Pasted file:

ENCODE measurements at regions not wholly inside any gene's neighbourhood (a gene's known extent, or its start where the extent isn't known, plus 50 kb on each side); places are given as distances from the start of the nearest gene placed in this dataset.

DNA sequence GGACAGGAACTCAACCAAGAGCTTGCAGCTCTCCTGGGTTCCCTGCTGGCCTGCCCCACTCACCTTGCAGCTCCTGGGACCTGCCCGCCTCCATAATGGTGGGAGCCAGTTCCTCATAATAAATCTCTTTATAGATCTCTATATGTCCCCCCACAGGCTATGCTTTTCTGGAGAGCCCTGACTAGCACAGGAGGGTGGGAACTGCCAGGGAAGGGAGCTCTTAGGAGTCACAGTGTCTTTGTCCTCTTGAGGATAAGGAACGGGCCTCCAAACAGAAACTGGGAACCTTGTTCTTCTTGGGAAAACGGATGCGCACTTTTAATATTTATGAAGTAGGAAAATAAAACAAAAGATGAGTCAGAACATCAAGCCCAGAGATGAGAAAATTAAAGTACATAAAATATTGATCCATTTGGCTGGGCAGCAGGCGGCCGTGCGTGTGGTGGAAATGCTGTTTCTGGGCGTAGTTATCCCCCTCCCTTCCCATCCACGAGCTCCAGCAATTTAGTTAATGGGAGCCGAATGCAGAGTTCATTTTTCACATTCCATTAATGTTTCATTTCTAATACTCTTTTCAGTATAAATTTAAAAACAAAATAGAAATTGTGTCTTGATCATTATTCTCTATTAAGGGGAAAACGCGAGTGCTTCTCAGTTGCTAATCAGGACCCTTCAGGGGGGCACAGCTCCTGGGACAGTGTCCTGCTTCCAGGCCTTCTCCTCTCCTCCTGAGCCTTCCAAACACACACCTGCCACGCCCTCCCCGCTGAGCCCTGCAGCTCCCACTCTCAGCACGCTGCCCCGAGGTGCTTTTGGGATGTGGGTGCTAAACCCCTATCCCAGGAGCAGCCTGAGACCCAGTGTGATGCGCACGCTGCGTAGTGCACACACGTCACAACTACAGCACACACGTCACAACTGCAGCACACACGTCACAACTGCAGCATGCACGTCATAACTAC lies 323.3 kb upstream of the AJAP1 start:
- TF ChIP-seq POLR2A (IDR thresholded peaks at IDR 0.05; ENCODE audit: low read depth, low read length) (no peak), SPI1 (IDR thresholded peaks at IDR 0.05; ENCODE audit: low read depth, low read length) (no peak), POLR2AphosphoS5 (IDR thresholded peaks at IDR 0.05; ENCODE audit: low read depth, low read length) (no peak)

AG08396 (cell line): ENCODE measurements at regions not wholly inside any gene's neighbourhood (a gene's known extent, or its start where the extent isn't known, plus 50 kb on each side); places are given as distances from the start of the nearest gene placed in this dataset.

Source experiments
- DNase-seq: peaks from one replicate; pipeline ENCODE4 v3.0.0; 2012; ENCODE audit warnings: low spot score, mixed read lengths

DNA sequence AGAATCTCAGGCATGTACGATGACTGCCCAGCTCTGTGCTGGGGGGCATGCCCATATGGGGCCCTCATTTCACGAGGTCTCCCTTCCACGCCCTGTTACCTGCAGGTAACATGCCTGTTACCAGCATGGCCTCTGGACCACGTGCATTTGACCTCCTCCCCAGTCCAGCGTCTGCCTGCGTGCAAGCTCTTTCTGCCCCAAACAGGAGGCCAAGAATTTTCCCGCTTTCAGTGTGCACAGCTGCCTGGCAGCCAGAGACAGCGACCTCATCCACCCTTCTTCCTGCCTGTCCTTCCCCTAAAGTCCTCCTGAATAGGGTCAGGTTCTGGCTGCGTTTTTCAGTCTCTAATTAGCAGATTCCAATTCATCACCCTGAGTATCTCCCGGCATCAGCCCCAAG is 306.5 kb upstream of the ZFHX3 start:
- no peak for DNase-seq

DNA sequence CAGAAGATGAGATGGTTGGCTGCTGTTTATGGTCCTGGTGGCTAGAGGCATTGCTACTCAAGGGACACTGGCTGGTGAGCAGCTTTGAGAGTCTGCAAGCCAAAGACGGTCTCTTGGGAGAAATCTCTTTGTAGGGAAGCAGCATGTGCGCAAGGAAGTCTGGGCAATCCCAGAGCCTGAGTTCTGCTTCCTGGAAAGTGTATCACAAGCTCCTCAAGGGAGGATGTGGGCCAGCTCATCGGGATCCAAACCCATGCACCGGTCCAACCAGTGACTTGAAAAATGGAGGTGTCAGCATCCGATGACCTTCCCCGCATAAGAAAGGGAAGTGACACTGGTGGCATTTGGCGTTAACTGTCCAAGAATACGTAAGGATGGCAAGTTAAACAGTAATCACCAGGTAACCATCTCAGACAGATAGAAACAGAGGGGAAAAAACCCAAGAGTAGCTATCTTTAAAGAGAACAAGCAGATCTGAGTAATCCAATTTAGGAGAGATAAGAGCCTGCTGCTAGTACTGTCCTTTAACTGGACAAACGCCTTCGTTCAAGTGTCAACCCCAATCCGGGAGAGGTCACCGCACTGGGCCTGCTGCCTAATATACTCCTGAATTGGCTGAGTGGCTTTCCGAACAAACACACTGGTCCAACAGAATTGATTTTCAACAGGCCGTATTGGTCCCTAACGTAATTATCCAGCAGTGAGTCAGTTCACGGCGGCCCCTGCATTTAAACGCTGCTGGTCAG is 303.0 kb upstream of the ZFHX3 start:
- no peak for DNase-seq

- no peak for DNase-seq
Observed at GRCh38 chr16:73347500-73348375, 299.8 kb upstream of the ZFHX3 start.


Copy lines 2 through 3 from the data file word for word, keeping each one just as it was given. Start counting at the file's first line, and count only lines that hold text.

DNA sequence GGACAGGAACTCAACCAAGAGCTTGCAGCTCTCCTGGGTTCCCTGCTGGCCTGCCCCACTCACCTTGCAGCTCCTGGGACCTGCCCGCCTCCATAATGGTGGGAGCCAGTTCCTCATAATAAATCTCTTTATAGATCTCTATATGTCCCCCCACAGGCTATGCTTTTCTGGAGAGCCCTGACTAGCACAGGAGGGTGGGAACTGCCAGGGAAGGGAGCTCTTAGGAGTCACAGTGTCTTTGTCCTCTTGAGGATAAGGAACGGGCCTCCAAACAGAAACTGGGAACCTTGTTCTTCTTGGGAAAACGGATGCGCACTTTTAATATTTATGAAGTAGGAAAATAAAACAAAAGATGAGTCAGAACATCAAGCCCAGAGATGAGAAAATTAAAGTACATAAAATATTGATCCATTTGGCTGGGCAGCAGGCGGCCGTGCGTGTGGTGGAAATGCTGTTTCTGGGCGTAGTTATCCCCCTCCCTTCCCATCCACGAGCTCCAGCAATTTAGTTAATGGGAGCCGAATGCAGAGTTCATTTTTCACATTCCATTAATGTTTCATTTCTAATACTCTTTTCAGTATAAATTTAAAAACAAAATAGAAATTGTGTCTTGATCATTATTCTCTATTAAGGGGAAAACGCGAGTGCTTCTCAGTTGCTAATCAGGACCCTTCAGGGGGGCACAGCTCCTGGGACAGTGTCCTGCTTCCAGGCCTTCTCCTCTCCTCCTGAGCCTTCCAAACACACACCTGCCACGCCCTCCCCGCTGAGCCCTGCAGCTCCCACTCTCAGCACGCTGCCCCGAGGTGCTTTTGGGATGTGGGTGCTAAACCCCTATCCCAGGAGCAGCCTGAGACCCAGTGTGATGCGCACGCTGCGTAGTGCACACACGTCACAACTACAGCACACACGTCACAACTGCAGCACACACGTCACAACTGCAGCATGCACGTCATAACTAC lies 323.3 kb upstream of the AJAP1 start:
- TF ChIP-seq POLR2A (IDR thresholded peaks at IDR 0.05; ENCODE audit: low read depth, low read length) (no peak), SPI1 (IDR thresholded peaks at IDR 0.05; ENCODE audit: low read depth, low read length) (no peak), POLR2AphosphoS5 (IDR thresholded peaks at IDR 0.05; ENCODE audit: low read depth, low read length) (no peak)